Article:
I find I’m really tired by the end of the week. Three 2-hour classes each day, five days a week, is a lot. It would be easier if they weren’t all different levels and all completely new classes and books for me. If I didn’t already have several dialogues and activities prepared, this would be much worse. It’s a lot of hours on my feet. I just can’t be one of those teachers who sits at a desk. I am lucky that I can walk to school in just a few minutes, so I don’t add a long commute time to the day. The other good news is that I’m teaching very formal little grammar. I focus on speaking and listening exercises–grammar in use–while adding any new vocabulary words that come up.
Last night Olga, one of the teachers, took me to see the big cathedral, Church of the Kazan Icon of the Mother of God. It’s fairly new. Here, it’s just called “the church,” but we’d call it Eastern Orthodox. It’s not associated with Catholicism, but the religion is similar, having grown from the same roots. No one seems to understand the word “protestant” but I’ve seen at least one Islamic mosque. No Jewish temples. We could only go downstairs at the cathedral. Because there was a small service going on, I didn’t feel it was right to take photos inside. The incense and chanting priest gave it an otherworldly sense. The walls and ceiling were painted with saints and biblical scenes. Framed and gilded pictures of saints covered the walls. It was quite beautiful. We had to cover our heads when we entered, much like in a mosque or in the older Catholic Church.
Then Olga took me to an unusual musical performance at the International Marine Club. There was a man playing water glasses, accompanied by a classical guitar player. Fascinating.
Not sure why I am so tired. Tried to take a walk last night, as usual, after classes, but just didn’t have the energy. After about 15 minutes I gave up, walked back to my flat and lay down on the couch. It was perhaps 5:30p when I fell asleep and I didn’t wake up until 9pm. I got undressed and made my bed. In a half hour was sound asleep again until morning.
I can’t put my finger on it, but I’m not quite fitting in here. Nothing is wrong. The school teachers are nice and my flat has everything I need. Somehow I am not as comfortable, nor as successful as I’d hoped. I work as hard as usual putting together lesson plans and activities, but the classes just don’t seem to click as well here. Maybe something is lost in the translation? Maybe I have simply not found the right way to express myself? Perhaps I just need more Russian language and culture to better explain things? I’m sure all of that would help. Of course, it’s possible this just isn’t a culture I “get.” I find that the Russians are very serious. There are few smiles, especially on the street. In fact, I was run off the sidewalk twice today by old ladies who wouldn’t make room for a second person to pass! It’s surprising how much that affects your day. And I don’t hear compliments from people, though I do hear criticism. If a student has an “ah ha” moment, I don’t think they show it outwardly. Maybe people are happier than they look, but from an outsiders point of view, they look ….resigned. Not the young children, but the adults. I hope I’m wrong.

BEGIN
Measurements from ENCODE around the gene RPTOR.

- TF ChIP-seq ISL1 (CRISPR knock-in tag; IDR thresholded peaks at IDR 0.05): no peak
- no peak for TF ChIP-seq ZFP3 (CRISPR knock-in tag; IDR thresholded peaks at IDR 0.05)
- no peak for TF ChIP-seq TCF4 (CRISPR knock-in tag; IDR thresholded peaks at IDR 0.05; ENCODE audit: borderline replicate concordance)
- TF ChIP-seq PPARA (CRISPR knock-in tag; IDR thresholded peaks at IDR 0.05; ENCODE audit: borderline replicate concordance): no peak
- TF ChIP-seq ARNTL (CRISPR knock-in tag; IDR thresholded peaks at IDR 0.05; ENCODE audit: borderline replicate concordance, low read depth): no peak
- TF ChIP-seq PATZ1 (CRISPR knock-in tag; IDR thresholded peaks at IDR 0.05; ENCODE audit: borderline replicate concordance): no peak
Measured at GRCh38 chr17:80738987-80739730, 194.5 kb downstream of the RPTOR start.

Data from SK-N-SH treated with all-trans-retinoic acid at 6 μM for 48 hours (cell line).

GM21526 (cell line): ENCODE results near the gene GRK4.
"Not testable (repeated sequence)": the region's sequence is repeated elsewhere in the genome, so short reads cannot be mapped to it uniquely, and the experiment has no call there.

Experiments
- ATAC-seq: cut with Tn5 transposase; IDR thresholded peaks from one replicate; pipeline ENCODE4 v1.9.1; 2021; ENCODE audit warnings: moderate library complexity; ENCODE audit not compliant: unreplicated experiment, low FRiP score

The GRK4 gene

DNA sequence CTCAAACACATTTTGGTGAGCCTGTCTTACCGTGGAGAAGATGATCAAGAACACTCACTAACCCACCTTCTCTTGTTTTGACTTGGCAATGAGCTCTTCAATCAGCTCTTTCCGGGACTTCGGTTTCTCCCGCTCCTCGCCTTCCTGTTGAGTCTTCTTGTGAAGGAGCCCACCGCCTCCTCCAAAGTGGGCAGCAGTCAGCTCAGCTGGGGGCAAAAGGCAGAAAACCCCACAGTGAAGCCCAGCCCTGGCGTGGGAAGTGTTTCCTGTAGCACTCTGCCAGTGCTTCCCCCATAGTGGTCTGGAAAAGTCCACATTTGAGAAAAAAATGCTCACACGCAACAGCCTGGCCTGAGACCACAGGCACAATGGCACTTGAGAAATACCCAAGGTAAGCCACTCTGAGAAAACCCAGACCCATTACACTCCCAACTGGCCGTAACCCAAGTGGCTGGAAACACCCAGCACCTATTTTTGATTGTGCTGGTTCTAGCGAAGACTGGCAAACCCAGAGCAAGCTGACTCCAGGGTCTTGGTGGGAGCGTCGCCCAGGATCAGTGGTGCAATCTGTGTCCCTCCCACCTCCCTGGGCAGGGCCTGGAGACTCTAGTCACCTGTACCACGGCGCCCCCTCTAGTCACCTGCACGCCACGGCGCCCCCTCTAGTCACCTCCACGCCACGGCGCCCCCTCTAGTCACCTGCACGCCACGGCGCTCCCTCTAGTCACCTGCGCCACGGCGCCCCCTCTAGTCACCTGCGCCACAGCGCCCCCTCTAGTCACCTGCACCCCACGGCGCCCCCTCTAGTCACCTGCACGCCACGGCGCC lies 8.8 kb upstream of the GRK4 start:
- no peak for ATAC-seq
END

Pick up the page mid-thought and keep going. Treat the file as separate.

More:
Once again, my impressions probably say more about me than about Russia. Clearly, I’m pretty attached to approval and acceptance! Toto, we are not in Kansas. I’m glad for this experience, really, but I’m also a bit depressed at the moment. None of this would hit me so strongly if we had not just had a terrible shooting in Orlando (LGBT Club, 50 dead, 50 injured). This shooting really struck me and I’m surprisingly moved by it. And don’t get me started on the divisiveness of the country over the current election. I’ve had to take a break from social media–especially FaceBook to get away from the hateful posts about guns, gays and and Trump. I’m feeling a bit isolated–which is a constant issue if you travel a lot, have no home, stable job and live in a country where you don’t speak the language. Nothing life threatening, but I need to keep an eye on myself.